Currently there are two primary whitelisting services. One of them, www.bondedsenders.com, makes its customers post a bond and promise to meet strict anti-spam guidelines. If a customer fails to do this, a fine is deducted from their bond (and given away, to avoid conflict of interest issues). Bonded Senders isn't cheap though. Large volume emailers can expect to pay in the neighborhood of $12,000.00 for their service. The other service, www.habeas.com, certifies businesses on the basis of whether they can legitimately include a trademark in their email. Spammers rarely include trademarks in their email because it makes them vulnerable to being sued by the actual trademark owners.

Another option for legitimate mailers is to run their email through a spam rating service that will tell them how likely their email is to be classified as spam and why. At the inexpensive end of the spectrum there's a free service, called SpamCheck. at http://spamcheck.sitesell.com/. You send an email to their site and a few minutes latter they send you back an email giving a spam rating to your email. The higher the rating, the more likely the email will be classified as spam.

For emailers with a major budget there's a company named Return Path. They provide a number of services., including an analysis of your email and counseling about how to get on various whitelists. Return Path also provides an accurate estimate of how much of your email is actually getting delivered. They seed your mailing lists with addresses that route your email through a variety of mail servers and track the results.

For companies with a smaller budget there's the do it yourself option. Install a Linux server running Apache on your office network and see what happens to email you send email through it as you adjust the SpamAssassin settings. Also, you can install Norton Anti-Spam on a local computer and track the effects its settings can have on your email.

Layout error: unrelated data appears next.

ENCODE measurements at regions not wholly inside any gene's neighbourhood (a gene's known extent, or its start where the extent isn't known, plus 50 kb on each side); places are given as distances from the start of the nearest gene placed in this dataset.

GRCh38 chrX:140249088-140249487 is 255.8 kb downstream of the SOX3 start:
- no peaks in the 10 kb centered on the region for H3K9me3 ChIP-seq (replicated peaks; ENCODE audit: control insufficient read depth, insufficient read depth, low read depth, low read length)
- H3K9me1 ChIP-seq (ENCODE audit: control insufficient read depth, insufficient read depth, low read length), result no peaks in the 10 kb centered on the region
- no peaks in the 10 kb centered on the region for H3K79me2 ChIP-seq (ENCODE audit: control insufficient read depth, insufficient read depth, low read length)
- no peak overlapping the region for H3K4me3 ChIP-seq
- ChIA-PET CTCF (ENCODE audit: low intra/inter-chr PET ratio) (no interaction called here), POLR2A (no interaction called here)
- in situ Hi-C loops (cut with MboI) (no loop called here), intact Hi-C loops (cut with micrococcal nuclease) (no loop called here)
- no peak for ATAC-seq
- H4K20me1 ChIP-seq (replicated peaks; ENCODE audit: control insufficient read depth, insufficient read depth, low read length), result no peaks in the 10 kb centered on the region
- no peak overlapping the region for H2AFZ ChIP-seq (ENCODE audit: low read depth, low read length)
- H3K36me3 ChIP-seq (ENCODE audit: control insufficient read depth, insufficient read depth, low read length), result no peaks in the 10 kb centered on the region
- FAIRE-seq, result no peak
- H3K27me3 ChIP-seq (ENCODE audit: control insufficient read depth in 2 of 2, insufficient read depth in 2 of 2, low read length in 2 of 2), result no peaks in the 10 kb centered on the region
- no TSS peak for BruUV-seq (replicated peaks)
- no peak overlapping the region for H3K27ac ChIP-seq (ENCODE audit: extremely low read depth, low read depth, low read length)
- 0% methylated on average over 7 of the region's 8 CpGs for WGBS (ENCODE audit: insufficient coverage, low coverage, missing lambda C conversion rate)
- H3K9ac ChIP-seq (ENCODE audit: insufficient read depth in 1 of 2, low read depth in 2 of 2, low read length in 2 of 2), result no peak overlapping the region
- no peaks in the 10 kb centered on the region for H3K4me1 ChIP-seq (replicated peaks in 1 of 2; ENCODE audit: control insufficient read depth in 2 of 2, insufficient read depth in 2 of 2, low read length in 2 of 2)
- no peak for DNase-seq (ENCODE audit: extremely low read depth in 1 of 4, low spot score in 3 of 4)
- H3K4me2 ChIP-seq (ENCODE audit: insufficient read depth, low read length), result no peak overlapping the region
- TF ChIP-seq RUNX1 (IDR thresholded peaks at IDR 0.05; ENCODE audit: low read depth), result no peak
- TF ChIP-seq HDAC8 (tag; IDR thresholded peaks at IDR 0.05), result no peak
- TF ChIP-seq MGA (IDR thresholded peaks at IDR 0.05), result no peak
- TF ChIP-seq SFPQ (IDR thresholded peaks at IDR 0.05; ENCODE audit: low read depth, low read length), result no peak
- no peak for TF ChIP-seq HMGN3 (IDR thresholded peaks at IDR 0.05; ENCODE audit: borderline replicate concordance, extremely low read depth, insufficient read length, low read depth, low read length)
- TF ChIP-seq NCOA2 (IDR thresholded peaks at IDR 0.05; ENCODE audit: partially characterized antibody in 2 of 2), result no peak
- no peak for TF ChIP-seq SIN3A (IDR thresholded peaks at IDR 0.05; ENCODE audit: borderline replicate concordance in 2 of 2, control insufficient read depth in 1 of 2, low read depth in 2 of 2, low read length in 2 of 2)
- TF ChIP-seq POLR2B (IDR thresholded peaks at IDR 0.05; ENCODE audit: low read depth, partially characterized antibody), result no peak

The lowest cost approach is to do a Google search on the subject to find articles that explain the most common reasons email is classified as spam and how to avoid them. With some practice you can significantly improve your email delivery rate just by making minor changes to your email.

None of these solutions is painless, but neither is a 20% email delivery failure rate. And the failure rate can only continue to rise for the next year or two. The techniques required to spam on the scale of millions of emails a day are becoming common knowledge. The only hope legitimate emailers have in the short term is learning how to avoid anti-spam defenses faster than their opponents. It's going to be a close race, and a race our industry can't afford to loose.

Glen Emerson Morris has worked as a technology consultant for Network Associates, Yahoo!, Ariba, WebMD, Inktomi, Adobe, Apple and Radius, and is the developer of the Advertising & Marketing Review Data CD.

Copyright 1994 - 2010 by Glen Emerson Morris All Rights Reserved

' keywords: Internet advertising, Internet marketing, business, advertising, Internet, marketing. For more advertising and marketing help, news, resources and information visit our Home Page.